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SSP and A Place to Grow

By ikarus in MLP
Thu Mar 01, 2001 at 07:19:48 PM EST
Tags: Internet (all tags)
Internet

There have been a growing number of posts lately that deal with, in some fashion, the promotion of a site someone has developed. I find this a rather interesting phenomenon. One which I think can be easily explained: There exists no effective way to promote one's endeavors on the internet.


These posts lead me to believe that I'm not the only person in the position of having created "interesting" sites with no way to get the word out, so to speak. Once you've developed a site how do you let people know about it? How do you attract a user base? How do you get feedback on what you've done?

There was an interesting article posted a while back about SSP, or shameless self promotion. SSP seems to be the method most often employed to garner interest, and in some perhaps immeasurable form is effective. Aside from SSP though, it seems that the only other alternative is to submit an article to a place like k5 or /. and hope it gets posted. Not only does this tread a fine line between spamming and informing, but it's also a shame, because I'm sure there are great projects that simply go unnoticed or forgotten.

For example, CanonicalTomes.org was, in my opinion, a great idea, but after it's initial post here on k5, I'd be willing to wager that traffic has dropped and it's slipped to the back people's minds. Also interesting to notice is the constructive feedback that was generated by that post. I'm sure CanonicalTomes.org creator found that feedback to be quite useful and gratifying because in some sense it helped to validate the time and effort he put into the site.

It would be nice if there were a place, and even a community, in which people could promote themselves without shame, and get valuable feedback from users. A place that was both an incubation chamber, and a vehicle for promoting. Essentially, a site about sites.

So now I lead the article to an obvious conclusion:

I spent a little time last week, and started, what I hope will become the place I've just described above: kakkune.com. It's a place geared towards people with ideas in development. A vehicle to drum up interest and a place get feedback. People can create projects and make a variety of posts regarding them and get feedback from other users. Think freshmeat crossed with k5, focussed on the development of sites, not software.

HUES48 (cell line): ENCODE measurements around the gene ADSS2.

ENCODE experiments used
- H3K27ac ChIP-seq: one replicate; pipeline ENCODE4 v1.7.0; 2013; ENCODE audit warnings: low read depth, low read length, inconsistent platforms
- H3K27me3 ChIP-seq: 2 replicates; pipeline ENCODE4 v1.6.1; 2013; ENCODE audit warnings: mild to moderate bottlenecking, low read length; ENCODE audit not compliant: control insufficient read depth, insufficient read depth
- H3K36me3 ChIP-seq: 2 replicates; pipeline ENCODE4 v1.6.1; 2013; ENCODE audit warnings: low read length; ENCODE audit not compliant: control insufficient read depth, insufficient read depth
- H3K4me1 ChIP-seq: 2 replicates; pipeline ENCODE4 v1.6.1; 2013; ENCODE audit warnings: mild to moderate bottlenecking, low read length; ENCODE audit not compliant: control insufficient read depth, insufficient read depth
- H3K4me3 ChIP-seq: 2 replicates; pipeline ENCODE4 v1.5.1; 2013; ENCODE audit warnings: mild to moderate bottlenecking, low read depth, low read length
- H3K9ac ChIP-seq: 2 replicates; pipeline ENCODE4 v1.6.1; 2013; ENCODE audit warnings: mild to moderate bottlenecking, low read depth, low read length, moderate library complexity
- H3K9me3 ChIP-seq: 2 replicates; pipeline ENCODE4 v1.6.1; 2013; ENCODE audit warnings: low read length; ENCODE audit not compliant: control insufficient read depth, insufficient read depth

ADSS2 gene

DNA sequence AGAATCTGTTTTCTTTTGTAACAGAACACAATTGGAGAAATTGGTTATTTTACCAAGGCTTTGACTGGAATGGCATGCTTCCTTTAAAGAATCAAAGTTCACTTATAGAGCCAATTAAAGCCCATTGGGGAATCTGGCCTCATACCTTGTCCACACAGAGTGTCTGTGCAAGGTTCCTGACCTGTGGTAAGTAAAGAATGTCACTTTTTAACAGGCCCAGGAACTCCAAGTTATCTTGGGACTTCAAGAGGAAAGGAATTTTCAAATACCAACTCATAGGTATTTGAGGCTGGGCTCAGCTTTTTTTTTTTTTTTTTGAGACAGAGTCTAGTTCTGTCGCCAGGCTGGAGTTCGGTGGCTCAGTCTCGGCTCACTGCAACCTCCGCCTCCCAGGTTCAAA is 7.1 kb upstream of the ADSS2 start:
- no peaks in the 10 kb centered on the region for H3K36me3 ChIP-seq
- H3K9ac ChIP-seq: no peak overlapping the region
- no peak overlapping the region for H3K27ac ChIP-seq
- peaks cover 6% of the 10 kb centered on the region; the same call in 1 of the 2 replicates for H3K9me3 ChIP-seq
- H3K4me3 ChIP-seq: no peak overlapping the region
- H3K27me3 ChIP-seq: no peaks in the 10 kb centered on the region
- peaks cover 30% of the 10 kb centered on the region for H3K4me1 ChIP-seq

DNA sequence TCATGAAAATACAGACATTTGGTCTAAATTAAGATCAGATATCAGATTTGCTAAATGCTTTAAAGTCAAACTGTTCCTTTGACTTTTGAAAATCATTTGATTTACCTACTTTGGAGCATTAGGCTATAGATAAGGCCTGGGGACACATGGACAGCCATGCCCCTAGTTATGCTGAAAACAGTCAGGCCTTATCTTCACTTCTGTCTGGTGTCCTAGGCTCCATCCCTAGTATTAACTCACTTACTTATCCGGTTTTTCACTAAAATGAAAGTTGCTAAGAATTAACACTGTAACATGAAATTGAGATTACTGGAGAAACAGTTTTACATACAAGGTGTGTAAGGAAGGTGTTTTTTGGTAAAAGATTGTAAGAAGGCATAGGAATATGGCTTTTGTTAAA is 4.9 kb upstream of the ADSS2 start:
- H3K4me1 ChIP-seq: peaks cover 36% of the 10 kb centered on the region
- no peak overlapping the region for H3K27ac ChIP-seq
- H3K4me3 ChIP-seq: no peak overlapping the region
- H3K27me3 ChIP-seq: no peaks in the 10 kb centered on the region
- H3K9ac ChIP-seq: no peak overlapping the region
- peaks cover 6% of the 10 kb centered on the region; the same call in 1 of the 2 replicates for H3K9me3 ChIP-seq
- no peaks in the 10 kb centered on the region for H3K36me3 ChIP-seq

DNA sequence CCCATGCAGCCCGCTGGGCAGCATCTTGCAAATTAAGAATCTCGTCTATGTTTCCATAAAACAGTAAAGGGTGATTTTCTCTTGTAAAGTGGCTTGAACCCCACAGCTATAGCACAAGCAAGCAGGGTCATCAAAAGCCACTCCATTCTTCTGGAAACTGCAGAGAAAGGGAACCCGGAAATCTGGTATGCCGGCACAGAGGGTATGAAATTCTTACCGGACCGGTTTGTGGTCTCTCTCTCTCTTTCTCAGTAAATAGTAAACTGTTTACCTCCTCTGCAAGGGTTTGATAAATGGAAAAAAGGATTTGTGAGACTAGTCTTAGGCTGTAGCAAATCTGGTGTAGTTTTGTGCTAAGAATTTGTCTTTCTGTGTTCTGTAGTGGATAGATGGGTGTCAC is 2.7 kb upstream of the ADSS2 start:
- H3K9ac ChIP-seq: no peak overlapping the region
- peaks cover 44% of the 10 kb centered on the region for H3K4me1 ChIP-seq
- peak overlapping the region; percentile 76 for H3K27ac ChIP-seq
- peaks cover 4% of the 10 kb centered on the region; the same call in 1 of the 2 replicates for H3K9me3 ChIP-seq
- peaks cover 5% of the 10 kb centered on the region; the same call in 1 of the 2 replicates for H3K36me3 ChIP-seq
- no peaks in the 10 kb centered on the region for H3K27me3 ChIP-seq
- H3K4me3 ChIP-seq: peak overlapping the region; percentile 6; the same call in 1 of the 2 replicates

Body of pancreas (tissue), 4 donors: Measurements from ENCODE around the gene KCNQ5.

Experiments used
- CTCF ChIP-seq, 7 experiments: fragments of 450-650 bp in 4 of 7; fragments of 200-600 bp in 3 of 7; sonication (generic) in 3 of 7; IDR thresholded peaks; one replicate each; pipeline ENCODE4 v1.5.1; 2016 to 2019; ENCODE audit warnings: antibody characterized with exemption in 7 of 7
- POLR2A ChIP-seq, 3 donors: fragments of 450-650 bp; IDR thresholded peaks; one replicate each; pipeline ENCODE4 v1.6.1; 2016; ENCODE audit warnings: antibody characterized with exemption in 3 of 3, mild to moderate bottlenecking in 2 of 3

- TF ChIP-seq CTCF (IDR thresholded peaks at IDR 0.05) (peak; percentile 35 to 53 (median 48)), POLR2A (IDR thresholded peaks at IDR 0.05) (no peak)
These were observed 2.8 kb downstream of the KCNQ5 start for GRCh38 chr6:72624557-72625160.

I tend to believe that the k5 community is a creative and productive one, and I'd be interested in seeing what other people are up to, and what's up and coming. So, if you're working on something I encourage you to pay a visit, add your project and make a post. Hopefully, a community of feedback and ideas will develop, and the "barrier to entry" for a site on the internet will get a little easier to cross.

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SSP and A Place to Grow | 9 comments (8 topical, 1 editorial, 0 hidden)
The way I would like to see SSP on k5 (4.27 / 11) (#1)
by Anonymous 242 on Thu Mar 01, 2001 at 12:39:53 PM EST

I'd like to see SSP occur on k5 in the way of white papers describing a technical or cultural challenge to overcome and the method by which the object being promoted overcomes (or fails to overcome) that challenge.

In other words, if someone comes by and says Look at my cool web site, chances are I won't be interested.

OTOH, if someone comes by and says here is a problem and here is how I attempted/am attempting to overcome it and this is how it is working/failing. I might be interested.

Promotion for promotion's sake ought to get left at the virtual door. If promotion of a site also entails a detailed analysis of solving a problem, I might be interested in discussing the implementation. The best SSP is the type that can be condensed and distilled into an article that is interesting to read even if I am not at all interested in the object of SSP. The way that the problems are solved in the creation/implementation of the object of SSP might very well be interesting even if the object of SSP itself bores me to tears.

I agree (none / 0) (#8)
by micco on Fri Mar 02, 2001 at 10:30:42 AM EST

I think K5 would make a great forum for discussing implementation details of planned projects. In every project, you start with a general problem to solve and the general solution may be obvious, but there are lots of details for which there is no "right" or "wrong" answer which greatly affect the final outcome.

Taking K5 as an example, Rusty had to make a lot of decisions like topic areas, login requirements, rating systems, etc. Of course, he did everything right the first time, but many of us struggle with these decisions. You'd still have to be willing to evolve and respond to ongoing feedback, but having open discussions about alternatives early in the project helps you do things right the first time.